Tuesday, February 07, 2006

Pacífica vs. Vanderpool

Virtualization is becoming a very important issue in the server market. One of the reasons is that to ensure availability of services, every computer has to be configured exactly as the service application recommends. If you have an Oracle database for critical information, you can't be fooling around installing every other nice feature on your server, everything in that server has to be conformant to Oracle's specification. Further than that, is actually desirable to have every computer running a critical service with a minimum of extra features, so that in the case of a problem, the process of locating/correcting it is greatly simplified. But at the same time, it is impractical to install three physical machines in a data center, each to do web serving, databases, and fileserving for a corporation. Virtualization is what enables the same physical infrastructure to be shared in a safe way among different services that each think have the whole computer for themselves. Try to understand this extending the concept of multitasking to computers: In multitasking, every task is not aware of the existence of other tasks, they just do their job, and the operating system is the one who switches tasks back and forth in the machine's processors for execution. With multitasking the computer seems to do many things at once. Equally, in vitualization, every operating system/service is unaware of the existence of others, they just do their job; but from the outside, the same machine behaves as if it were many different computers.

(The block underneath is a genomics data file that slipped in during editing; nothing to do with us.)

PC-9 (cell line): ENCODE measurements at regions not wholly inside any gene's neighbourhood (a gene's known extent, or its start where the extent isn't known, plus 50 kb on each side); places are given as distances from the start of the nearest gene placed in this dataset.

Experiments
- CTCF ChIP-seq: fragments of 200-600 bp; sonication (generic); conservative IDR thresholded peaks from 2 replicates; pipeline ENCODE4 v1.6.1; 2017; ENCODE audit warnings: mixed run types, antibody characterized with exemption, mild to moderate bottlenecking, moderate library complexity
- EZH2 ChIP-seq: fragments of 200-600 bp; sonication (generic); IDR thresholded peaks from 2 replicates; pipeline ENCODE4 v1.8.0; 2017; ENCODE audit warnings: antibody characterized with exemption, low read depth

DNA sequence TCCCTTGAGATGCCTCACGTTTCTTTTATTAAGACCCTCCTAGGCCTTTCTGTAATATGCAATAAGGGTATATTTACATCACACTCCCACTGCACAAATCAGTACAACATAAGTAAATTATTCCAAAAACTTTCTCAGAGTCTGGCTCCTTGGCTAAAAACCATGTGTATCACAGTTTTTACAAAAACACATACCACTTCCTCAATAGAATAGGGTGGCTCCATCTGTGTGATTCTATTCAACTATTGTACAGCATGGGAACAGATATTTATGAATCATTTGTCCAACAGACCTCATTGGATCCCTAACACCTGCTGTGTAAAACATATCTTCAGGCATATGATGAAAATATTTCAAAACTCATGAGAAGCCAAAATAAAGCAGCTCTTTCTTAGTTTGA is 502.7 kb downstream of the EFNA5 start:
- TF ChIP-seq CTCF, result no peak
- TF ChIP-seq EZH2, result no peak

Virtualization can be done 100% in software, provided a little assistance from the operating systems that will run in that computer. An example of this is VMWare's line of virtualization software, and the excellent open source Xen. But of course, there are limitations, and help from hardware is so crucial that can determine whether a particular server machine can be partitioned into as many virtual servers as needed successfully or not.

Intel offers Virtual Technologies, VT, codenamed "Vanderpool", and AMD offers "Pacífica". Since this is an issue of relevance for the medium/long term x86 server markets, it is good to make a comparison among them.

There is an excellent set of articles published in "Theinquierer.net" about this subject, in three parts: 1, 2, and 3.

In part 1, we find the following:
"VT['s memory management] is a software solution [...]. As with most software virtualisation techniques, it is quite costly compared to doing the same thing in hardware. [...] VT manages memory in software."
Whereas Pacífica is a hardware solution that allows interesting advanced features without equivalent in Vanderpool such as the modes of "Shadow Page Tables and Nested Page Tables".

Second part explains that Pacifica's Shadow Page Tables (SPT) mean that all accesses to the microprocessor's page directory address (where the actual translation between addresses the tasks require and the physical adresses), or CR3, are shadowed by Pacifica, which activates the Virtual Machine Manager (VMM) to put the right value into the CR3 that each virtual machine sees.